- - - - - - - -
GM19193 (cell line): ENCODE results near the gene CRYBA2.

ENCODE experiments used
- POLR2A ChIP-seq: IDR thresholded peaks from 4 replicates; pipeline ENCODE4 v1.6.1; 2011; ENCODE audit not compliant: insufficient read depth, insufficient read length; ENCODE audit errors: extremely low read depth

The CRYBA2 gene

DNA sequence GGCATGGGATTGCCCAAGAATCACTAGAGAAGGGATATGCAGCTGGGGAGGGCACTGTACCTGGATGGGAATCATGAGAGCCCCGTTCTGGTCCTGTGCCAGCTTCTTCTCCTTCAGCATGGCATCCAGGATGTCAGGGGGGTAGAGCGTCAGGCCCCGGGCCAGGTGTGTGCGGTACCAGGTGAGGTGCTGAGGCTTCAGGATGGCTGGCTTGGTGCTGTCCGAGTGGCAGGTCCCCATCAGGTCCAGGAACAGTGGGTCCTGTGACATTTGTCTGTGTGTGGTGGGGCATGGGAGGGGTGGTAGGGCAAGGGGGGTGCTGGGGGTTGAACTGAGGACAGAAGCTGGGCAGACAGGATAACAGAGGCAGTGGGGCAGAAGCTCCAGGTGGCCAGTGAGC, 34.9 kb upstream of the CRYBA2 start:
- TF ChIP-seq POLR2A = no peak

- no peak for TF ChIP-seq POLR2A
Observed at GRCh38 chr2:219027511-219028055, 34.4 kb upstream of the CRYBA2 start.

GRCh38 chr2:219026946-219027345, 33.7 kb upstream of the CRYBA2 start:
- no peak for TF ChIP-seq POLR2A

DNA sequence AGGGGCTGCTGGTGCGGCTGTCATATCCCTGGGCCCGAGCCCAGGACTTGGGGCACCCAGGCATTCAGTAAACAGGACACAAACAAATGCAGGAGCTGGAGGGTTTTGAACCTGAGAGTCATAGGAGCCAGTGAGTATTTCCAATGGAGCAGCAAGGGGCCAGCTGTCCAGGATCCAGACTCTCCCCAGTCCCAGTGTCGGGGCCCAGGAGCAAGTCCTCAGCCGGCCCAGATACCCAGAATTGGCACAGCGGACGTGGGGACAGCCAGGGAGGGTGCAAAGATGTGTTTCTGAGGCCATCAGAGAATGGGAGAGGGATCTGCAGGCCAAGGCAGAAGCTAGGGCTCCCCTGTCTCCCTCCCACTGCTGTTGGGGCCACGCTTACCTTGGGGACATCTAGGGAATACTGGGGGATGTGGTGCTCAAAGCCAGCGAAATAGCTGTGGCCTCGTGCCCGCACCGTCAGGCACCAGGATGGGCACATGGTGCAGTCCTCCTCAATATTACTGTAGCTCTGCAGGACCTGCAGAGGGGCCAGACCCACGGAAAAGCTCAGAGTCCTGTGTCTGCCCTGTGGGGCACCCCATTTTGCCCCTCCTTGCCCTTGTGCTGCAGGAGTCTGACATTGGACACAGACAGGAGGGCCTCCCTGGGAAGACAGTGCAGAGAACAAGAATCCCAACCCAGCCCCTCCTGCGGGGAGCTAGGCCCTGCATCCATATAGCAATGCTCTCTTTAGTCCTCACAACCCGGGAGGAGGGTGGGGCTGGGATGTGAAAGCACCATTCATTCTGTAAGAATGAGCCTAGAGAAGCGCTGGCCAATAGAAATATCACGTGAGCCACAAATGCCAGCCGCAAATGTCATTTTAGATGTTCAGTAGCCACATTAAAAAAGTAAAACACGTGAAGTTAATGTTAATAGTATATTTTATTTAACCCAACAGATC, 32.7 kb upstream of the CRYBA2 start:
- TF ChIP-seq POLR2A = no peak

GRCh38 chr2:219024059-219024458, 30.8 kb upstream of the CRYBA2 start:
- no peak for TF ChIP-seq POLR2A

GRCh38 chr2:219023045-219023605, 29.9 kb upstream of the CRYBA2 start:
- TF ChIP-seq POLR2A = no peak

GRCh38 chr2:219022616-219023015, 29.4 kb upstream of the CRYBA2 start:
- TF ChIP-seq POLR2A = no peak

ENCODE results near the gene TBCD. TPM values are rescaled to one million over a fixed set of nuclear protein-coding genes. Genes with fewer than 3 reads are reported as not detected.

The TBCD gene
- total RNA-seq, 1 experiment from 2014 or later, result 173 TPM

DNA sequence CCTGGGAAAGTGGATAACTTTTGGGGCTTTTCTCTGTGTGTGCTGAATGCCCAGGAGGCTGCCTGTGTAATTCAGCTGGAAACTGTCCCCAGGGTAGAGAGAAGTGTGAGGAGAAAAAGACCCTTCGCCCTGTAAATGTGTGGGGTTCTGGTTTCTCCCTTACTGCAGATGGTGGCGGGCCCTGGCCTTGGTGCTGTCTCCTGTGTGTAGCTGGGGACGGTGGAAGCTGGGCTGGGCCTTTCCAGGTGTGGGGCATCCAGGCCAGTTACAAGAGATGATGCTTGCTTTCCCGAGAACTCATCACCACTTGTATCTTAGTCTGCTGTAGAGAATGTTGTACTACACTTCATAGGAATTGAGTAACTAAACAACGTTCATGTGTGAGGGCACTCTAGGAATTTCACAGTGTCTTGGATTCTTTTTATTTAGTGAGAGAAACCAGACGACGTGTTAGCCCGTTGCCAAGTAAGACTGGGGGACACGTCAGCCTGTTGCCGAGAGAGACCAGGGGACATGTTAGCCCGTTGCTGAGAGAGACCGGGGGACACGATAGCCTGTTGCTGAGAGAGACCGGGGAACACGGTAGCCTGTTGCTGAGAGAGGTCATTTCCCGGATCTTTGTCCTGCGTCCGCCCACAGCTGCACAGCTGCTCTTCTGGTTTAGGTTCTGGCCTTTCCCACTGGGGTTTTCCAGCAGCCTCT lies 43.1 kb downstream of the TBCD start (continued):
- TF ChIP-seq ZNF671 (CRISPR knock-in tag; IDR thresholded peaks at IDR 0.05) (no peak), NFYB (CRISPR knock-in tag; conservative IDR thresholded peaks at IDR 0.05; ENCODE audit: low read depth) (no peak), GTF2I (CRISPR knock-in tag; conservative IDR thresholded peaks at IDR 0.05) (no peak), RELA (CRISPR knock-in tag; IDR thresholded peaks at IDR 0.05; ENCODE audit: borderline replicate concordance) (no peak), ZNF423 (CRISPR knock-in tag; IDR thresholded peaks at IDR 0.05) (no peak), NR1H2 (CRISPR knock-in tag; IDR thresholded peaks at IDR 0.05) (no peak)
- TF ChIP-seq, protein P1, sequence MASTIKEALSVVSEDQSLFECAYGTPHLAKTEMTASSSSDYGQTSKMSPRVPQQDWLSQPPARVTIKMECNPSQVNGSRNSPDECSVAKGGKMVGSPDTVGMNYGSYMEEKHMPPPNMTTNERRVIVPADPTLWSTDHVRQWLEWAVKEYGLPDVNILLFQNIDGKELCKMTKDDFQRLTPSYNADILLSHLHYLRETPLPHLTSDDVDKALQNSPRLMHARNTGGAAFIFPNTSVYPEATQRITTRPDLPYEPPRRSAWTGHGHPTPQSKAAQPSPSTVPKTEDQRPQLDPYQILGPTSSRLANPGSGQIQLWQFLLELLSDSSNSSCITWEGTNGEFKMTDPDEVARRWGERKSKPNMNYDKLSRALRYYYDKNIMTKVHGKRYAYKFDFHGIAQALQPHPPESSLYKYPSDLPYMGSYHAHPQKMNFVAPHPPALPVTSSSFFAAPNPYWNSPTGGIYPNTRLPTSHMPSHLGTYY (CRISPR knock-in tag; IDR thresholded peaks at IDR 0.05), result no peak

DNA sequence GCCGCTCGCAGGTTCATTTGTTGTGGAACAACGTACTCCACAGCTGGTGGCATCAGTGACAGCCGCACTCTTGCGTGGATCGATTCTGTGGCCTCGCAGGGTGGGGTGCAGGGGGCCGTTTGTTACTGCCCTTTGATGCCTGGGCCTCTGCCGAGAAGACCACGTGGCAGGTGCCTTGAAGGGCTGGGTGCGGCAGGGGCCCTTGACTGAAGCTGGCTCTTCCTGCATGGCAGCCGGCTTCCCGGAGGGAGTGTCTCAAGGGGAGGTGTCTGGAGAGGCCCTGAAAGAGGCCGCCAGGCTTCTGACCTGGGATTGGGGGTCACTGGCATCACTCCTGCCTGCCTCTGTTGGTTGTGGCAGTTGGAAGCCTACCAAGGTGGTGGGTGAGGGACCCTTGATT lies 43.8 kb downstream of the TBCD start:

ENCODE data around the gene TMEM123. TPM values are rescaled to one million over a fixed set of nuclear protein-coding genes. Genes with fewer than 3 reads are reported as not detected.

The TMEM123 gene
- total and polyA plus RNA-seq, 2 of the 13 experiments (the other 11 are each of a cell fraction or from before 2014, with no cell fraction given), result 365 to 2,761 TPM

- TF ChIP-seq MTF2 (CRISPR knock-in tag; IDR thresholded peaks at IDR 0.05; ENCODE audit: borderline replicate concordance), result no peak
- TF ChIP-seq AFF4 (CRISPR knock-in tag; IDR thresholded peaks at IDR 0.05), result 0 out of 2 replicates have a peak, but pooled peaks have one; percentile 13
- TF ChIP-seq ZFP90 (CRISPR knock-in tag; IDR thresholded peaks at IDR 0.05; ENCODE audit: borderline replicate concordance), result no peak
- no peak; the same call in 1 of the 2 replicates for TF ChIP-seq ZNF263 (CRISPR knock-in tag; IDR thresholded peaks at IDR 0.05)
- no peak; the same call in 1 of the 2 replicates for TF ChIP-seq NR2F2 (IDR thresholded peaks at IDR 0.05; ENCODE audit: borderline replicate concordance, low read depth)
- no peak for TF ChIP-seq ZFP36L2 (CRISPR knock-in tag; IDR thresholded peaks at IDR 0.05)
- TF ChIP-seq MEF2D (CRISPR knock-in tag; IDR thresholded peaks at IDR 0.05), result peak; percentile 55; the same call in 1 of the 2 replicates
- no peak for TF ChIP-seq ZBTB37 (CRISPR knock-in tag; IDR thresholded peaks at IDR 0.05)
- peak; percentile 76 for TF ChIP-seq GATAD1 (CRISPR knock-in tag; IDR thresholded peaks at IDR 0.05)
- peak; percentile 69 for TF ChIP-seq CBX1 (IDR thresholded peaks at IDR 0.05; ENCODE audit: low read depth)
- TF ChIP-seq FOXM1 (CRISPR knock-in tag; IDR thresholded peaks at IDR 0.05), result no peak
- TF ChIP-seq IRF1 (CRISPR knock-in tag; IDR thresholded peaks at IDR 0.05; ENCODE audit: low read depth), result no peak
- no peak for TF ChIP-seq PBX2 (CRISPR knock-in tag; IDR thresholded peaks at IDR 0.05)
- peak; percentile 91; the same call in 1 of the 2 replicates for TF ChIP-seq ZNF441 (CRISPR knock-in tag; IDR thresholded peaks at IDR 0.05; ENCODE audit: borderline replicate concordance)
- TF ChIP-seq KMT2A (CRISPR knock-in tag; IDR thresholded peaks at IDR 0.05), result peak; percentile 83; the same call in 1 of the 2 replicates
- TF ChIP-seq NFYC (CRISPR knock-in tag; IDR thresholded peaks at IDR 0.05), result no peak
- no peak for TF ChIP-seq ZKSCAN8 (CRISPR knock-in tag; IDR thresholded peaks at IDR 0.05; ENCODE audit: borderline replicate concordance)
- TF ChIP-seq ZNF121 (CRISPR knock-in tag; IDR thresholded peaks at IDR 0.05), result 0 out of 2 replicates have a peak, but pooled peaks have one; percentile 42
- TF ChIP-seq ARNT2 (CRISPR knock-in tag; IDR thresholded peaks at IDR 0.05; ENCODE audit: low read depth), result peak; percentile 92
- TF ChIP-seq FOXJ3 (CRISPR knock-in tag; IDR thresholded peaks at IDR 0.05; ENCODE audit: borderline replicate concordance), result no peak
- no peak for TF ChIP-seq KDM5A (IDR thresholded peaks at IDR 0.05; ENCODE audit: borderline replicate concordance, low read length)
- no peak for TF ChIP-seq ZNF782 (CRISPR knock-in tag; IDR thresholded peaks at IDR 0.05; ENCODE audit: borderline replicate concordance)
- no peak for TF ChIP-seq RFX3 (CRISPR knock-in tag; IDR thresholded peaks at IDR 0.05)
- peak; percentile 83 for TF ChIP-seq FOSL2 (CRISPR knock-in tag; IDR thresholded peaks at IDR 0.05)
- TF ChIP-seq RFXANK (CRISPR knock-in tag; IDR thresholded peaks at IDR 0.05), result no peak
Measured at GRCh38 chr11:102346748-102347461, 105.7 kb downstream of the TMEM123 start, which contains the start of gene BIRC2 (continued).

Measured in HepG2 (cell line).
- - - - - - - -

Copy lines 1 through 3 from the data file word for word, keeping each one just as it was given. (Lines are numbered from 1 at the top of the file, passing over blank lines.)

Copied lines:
GM19193 (cell line): ENCODE results near the gene CRYBA2.

ENCODE experiments used
- POLR2A ChIP-seq: IDR thresholded peaks from 4 replicates; pipeline ENCODE4 v1.6.1; 2011; ENCODE audit not compliant: insufficient read depth, insufficient read length; ENCODE audit errors: extremely low read depth